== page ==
I had a good Valentine’s Day yesterday!
My husband and I went to Fazoli’s for a casual dinner because we just don’t find it worth it to go to nice restaurants on Valentine’s Day when it is so ridiculously busy and packed. We will go to a nice dinner in a few days when it is calmer lol.
I loved all the gifts I got! As you can tell, there was a unicorn theme! Lots of stuffed unicorns, a unicorn & mermaid coloring book, adorable sloth and donut socks, chocolate covered strawberries, and and awesome gudetama notebook and bananya (cats in bananas) pen.
I’ve always been a fan of Japanese culture, particularly anime and manga, so when I was given the chance to review the new children’s book “Japanese Folktales for Children” by Ty Hulse, I was excited. Luckily, the book didn’t let me down. I found it to be a refreshing, fun look at traditional stories from a fascinating land.
This storybook collection includes seven different tales from Japan, each unique both in its subject matter and in the delivery. I had already heard a couple of these stories before, such as “Crane Feathers” and “The Yokai”, but even these stories were a little bit different from the versions I had previously read, so it was still an enlightening read.
One thing that I really liked about this book is that it was able to stay true to its Japanese origin without being too confusing for those who might not be familiar with the traditions and cultures represented. The stories are told in a clear, simple manner that makes them easy to follow, even if you have no idea what a Yokai or Kami might be (there is also a ‘Dictionary of Terms’ included in the book which explains the terms that may be confusing or new to you).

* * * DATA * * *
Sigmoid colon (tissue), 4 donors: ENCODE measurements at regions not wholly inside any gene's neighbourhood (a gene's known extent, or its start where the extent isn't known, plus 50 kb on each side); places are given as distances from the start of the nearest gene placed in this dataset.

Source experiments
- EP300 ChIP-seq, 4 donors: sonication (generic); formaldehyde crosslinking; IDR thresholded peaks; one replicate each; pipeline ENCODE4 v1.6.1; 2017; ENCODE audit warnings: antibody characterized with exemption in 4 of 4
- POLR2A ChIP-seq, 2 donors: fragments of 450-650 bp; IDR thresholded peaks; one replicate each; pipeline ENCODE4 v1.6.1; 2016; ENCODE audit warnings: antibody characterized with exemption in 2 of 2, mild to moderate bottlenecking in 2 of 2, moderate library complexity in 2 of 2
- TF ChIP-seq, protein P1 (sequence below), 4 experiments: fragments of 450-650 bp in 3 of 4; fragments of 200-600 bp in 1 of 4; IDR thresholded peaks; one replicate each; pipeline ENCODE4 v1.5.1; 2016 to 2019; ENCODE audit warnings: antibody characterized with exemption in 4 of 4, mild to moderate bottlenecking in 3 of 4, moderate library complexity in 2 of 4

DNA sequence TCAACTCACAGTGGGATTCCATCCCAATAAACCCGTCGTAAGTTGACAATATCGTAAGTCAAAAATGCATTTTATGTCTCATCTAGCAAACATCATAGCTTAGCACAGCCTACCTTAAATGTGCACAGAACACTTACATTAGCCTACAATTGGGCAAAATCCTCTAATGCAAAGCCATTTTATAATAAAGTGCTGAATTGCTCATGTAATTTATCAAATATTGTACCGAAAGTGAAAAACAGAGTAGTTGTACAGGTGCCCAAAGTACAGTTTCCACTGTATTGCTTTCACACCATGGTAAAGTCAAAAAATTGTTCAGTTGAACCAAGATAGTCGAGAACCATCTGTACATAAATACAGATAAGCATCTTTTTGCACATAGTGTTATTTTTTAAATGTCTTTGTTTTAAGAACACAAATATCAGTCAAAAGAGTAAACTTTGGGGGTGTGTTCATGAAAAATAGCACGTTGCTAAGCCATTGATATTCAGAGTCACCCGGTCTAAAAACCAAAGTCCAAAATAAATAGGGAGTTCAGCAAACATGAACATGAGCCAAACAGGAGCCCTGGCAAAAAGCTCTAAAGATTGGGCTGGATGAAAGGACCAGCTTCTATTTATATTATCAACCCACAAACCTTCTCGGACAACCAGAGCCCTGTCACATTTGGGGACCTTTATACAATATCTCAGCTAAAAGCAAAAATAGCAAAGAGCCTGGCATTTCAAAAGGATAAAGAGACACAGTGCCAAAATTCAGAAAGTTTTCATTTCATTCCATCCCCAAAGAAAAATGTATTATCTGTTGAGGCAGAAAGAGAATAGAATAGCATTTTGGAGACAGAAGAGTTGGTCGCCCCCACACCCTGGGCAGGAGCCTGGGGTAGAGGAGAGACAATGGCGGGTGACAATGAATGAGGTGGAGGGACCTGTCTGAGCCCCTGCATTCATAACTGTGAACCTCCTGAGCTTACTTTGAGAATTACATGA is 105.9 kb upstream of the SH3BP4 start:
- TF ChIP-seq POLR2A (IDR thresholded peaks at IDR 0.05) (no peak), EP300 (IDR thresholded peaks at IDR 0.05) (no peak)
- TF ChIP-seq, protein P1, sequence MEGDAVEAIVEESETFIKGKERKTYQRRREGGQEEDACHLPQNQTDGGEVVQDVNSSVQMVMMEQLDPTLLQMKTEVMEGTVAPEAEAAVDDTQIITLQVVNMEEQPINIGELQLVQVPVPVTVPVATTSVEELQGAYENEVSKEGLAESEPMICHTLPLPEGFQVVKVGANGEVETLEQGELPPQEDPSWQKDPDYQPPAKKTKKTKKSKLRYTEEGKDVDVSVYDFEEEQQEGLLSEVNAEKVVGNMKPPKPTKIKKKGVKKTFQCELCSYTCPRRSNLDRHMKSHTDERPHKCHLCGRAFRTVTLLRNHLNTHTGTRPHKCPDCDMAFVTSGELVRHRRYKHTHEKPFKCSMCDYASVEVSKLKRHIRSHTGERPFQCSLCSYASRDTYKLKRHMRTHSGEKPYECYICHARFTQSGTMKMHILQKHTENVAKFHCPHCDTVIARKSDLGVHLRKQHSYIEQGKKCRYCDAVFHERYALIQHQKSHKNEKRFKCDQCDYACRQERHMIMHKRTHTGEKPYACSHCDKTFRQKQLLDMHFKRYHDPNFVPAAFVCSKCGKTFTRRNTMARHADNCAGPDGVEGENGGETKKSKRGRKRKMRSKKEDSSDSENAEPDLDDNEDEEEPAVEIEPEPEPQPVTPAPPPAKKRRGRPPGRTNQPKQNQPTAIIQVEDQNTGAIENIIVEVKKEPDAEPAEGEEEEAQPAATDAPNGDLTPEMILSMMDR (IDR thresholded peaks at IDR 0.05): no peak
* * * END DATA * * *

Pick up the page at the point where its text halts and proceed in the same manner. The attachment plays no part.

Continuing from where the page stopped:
The illustrations that accompany the stories are simple, yet colorful. Although the stories would make sense without the pictures, the art adds a visual element that will help children to identify with the characters and plot of each folktale. The illustrations appear to be hand-drawn, which adds a touch of charm and almost gives off a folk art vibe, which is a great fit for the stories being told.
Overall, I really enjoyed this book and would recommend it to any family that likes fairy tale or folktale collections. This book would also be great for teachers who are trying to broaden their students’ cultural horizons.
For more information about this book, or to read a sample of the available stories, please visit http://zeluna.net/japanese-fairy-tales-children. It should also be noted that the Zeluna website features an extensive collection of fairy tales and folktales from all over the world, some of which can be pretty much impossible to find anywhere else, so make sure you check those out as well!